You don’t describe the demons. When you say, “People came here occasionally” even at the end of the page, I don’t know if the demons count, and I wouldn’t know they were demons if you hadn’t given us a blurb. I don’t know that Taggath is ghostly until he loses the ghostliness.

    Haset is just confusing. He’s one more char that I had to figure out who was.

  2. theo
    Apr 07, 2013 @ 10:08:51

    Okay, wait, it’s not your Hn that’s trading, it’s some old woman? Is that right? And your Hn is watching?

    This is just too confusing. Too many characters, too much unnecessary information, I haven’t a clue what’s going on except that what I think is a demon is licking some woman’s hand. And your Hn is watching all of this?

    You have your sense of place described, but there are too many other things that don’t draw me in. I don’t care about Haset if he’s not contributing to this opening scene. Leave him out. Is firalim a thing or another person?

    And I also didn’t get the People still come here line. Again, it doesn’t matter, it’s not integral to this scene. I get that you want to let us know what’s going on, but too much too soon leaves your reader uninterested. Drop para 2 & 3, 7, 9, 10 & 11. They don’t really add to things. The information in those can be worked in later. You want to grab your reader, not make them question what’s going on.

  3. cbackson
    Apr 07, 2013 @ 10:47:28

    Author, I felt like you were cheating a bit with the blurb. The first page should grab us even if we don’t know about the mother, the brother, the curse, etc. Figure out what pieces of that backstory need to get incorporated into the opening scene (I think you probably could at least lay the groundwork for her inability to leave the forest), and don’t lean on the blurb to interest us.

    In general, I thought this had a lot of potential, but that as you write more, you may end up junking this scene. It’s fine, but it doesn’t do much for me. I bet your real story starts a bit further down the road.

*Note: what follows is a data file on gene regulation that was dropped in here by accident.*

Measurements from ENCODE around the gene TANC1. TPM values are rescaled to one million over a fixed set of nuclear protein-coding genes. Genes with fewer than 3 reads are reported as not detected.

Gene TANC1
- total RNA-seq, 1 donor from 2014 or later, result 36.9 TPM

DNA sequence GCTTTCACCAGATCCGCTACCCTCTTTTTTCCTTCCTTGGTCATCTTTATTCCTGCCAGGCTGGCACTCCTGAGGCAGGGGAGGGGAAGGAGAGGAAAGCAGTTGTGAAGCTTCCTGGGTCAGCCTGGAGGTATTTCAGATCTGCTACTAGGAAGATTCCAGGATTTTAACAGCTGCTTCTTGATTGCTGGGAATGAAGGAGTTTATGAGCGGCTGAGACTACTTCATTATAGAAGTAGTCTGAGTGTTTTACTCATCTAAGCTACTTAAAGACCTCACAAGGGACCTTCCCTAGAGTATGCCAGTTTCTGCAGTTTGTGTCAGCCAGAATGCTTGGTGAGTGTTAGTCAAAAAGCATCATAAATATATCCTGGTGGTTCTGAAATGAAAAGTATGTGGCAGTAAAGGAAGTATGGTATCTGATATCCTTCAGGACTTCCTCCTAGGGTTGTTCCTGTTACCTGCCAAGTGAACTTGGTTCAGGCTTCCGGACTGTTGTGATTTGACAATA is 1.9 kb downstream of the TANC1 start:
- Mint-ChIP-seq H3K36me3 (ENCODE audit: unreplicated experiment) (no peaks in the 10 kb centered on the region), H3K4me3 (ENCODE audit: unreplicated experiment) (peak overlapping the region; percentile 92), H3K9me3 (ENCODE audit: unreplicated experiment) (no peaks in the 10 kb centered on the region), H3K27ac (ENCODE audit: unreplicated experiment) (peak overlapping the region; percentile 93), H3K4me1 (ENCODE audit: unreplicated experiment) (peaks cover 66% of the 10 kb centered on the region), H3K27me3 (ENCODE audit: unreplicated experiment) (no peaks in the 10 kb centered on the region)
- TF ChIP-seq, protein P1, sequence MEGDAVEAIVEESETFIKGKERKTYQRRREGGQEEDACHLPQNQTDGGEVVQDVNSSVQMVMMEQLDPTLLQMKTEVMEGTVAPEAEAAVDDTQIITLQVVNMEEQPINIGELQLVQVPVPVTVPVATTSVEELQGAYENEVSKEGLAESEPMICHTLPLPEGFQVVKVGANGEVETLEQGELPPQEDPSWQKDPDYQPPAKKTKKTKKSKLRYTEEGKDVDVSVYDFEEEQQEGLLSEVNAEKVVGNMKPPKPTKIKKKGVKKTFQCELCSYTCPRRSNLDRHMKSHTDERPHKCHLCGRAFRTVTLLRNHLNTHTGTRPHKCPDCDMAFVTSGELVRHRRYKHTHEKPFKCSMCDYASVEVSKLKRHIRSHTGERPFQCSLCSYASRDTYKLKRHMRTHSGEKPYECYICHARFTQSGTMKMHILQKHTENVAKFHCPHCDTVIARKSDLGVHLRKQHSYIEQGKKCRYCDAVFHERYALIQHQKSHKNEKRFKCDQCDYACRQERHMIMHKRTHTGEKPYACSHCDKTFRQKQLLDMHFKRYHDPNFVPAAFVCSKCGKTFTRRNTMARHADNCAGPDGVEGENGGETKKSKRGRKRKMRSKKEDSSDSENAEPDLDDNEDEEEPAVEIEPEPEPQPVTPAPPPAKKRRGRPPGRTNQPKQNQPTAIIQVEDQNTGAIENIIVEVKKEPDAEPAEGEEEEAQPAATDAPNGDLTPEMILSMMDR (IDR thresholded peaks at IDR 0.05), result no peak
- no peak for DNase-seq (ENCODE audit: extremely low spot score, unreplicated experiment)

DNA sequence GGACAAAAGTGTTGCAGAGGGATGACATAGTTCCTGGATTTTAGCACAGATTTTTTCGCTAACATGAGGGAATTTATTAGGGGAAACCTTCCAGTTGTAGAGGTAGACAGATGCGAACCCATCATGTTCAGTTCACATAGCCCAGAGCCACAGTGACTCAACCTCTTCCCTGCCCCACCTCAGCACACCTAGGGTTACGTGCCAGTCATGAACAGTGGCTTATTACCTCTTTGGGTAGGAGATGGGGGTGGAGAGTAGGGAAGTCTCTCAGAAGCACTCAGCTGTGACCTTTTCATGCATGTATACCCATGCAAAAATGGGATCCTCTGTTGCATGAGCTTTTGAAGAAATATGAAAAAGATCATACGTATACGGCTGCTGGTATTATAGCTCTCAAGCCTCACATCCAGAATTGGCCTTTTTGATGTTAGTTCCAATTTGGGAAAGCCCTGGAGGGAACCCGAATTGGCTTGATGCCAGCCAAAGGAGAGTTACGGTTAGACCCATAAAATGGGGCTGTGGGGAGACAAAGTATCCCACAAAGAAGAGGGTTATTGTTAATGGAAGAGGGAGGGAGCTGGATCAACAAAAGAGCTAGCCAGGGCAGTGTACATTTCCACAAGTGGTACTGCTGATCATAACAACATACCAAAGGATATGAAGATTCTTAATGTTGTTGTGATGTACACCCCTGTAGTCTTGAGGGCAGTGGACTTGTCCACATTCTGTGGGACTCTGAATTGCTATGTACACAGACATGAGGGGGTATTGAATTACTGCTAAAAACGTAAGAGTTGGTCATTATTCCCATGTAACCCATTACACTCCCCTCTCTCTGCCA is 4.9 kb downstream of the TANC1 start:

4. SAO
    Apr 07, 2013 @ 11:11:15

    I think it’s a great scene, Marai, hiding, desperate for a glimpse of her kind, from whom she’s been banned/cursed to never meet. You just didn’t execute. You’re so busy telling us what’s going on (an awful lot) that you’ve lost the emotion. With not much change in wording, she could be hoping for a glimpse of whatever present Taggath was buying for her birthday, because she can’t wait to find out.

  5. theo
    Apr 07, 2013 @ 12:07:54


    Taggath is buying her a birthday gift? I really missed a lot here then. I thought he was trying to leave wherever it is he lives. Huh, more confused here than I thought.

  6. SAO
    Apr 07, 2013 @ 13:03:44

    No you didn’t misread it. My point was that there was so little feeling that you could substitute
    a very different set of events with not much rewriting.

  7. Marianne McA
    Apr 07, 2013 @ 13:39:19

    Just about the blurb – I thought you could do without “who was harmed even more than he was by their mother’s actions” – because it’s a bit clunky, and slows the thing down.

    Also, by the time I get to the end of the blurb I’m interested in Kier as well, and I wondered if the last sentence could reference them both in some way? “Can Mirai free the demons before Kier (whatever he does)… ” or something?

  8. theo
    Apr 07, 2013 @ 14:29:24


    You know, between was it yesterday’s that was posted before and then your comment now, I really was trying to decide if I was the only one noticing that my mind was going…

  9. Author
    Apr 07, 2013 @ 14:50:57

    Thank you very much for the commentary. It’s extremely helpful and has crystallized some things to look for in my next revision. Streamlining this and front-loading the emotion are top of the list. Thank you again.

  10. Caro
    Apr 07, 2013 @ 17:26:55

    There’s quite a lot here that I like. You definitely have a talent for building a world. You also have the makings of a really strong voice.

    It happened suddenly, like a rush of blood into water.

    A great image delivered well.

    For me, the problem is that I don’t have enough of Mirai to connect. She’s observing something happening instead of having something happen to her or making something happen. So I kind of feel a bit distant also. I also think this start –

    An ant was crawling over Mirai’s foot, slow progress tickling her.

    – does not help you. Even a simple change like “The furry ant crawled along the edge of her foot, its spindly legs tickling her skin.” makes it more active but when it comes down to it – is this really what you want to emphasize at the very beginning of your story? I always think the first sentence should pull you in – even if it’s just a metaphor. For example, what if Mirai feels like an ant when she’s confronted with Teggath? Maybe she’s been bothering him and tickling him and distracting him. Then the ant metaphor works. Right now? It’s just an ant.